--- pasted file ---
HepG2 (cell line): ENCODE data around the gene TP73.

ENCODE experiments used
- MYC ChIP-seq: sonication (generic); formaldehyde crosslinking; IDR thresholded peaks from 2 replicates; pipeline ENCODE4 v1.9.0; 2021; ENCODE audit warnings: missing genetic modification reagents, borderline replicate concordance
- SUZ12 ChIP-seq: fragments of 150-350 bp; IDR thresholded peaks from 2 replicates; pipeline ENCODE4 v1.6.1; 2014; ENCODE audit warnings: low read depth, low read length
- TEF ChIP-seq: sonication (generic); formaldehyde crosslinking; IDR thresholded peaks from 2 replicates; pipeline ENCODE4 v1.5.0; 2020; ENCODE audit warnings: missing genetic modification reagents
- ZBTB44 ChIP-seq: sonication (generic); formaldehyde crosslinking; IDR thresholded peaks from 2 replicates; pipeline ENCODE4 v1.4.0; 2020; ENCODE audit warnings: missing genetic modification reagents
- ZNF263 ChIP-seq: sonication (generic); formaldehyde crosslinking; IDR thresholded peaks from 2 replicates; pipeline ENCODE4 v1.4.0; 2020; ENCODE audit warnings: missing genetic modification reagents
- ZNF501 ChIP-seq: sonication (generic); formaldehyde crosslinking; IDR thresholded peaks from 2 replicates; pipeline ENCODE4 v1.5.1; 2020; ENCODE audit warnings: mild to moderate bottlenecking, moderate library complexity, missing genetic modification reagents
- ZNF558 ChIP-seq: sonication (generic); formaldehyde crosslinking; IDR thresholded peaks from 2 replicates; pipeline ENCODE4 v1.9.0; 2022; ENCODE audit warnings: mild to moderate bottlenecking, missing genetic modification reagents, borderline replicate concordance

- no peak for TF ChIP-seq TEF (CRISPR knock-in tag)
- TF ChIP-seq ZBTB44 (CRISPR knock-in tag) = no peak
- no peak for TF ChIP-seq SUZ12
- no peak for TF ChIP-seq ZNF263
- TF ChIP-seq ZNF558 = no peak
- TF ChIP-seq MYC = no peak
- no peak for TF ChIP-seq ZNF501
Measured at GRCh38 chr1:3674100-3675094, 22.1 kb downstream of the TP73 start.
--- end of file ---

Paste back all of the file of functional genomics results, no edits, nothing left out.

HepG2 (cell line): ENCODE data around the gene TP73.

ENCODE experiments used
- MYC ChIP-seq: sonication (generic); formaldehyde crosslinking; IDR thresholded peaks from 2 replicates; pipeline ENCODE4 v1.9.0; 2021; ENCODE audit warnings: missing genetic modification reagents, borderline replicate concordance
- SUZ12 ChIP-seq: fragments of 150-350 bp; IDR thresholded peaks from 2 replicates; pipeline ENCODE4 v1.6.1; 2014; ENCODE audit warnings: low read depth, low read length
- TEF ChIP-seq: sonication (generic); formaldehyde crosslinking; IDR thresholded peaks from 2 replicates; pipeline ENCODE4 v1.5.0; 2020; ENCODE audit warnings: missing genetic modification reagents
- ZBTB44 ChIP-seq: sonication (generic); formaldehyde crosslinking; IDR thresholded peaks from 2 replicates; pipeline ENCODE4 v1.4.0; 2020; ENCODE audit warnings: missing genetic modification reagents
- ZNF263 ChIP-seq: sonication (generic); formaldehyde crosslinking; IDR thresholded peaks from 2 replicates; pipeline ENCODE4 v1.4.0; 2020; ENCODE audit warnings: missing genetic modification reagents
- ZNF501 ChIP-seq: sonication (generic); formaldehyde crosslinking; IDR thresholded peaks from 2 replicates; pipeline ENCODE4 v1.5.1; 2020; ENCODE audit warnings: mild to moderate bottlenecking, moderate library complexity, missing genetic modification reagents
- ZNF558 ChIP-seq: sonication (generic); formaldehyde crosslinking; IDR thresholded peaks from 2 replicates; pipeline ENCODE4 v1.9.0; 2022; ENCODE audit warnings: mild to moderate bottlenecking, missing genetic modification reagents, borderline replicate concordance

- no peak for TF ChIP-seq TEF (CRISPR knock-in tag)
- TF ChIP-seq ZBTB44 (CRISPR knock-in tag) = no peak
- no peak for TF ChIP-seq SUZ12
- no peak for TF ChIP-seq ZNF263
- TF ChIP-seq ZNF558 = no peak
- TF ChIP-seq MYC = no peak
- no peak for TF ChIP-seq ZNF501
Measured at GRCh38 chr1:3674100-3675094, 22.1 kb downstream of the TP73 start.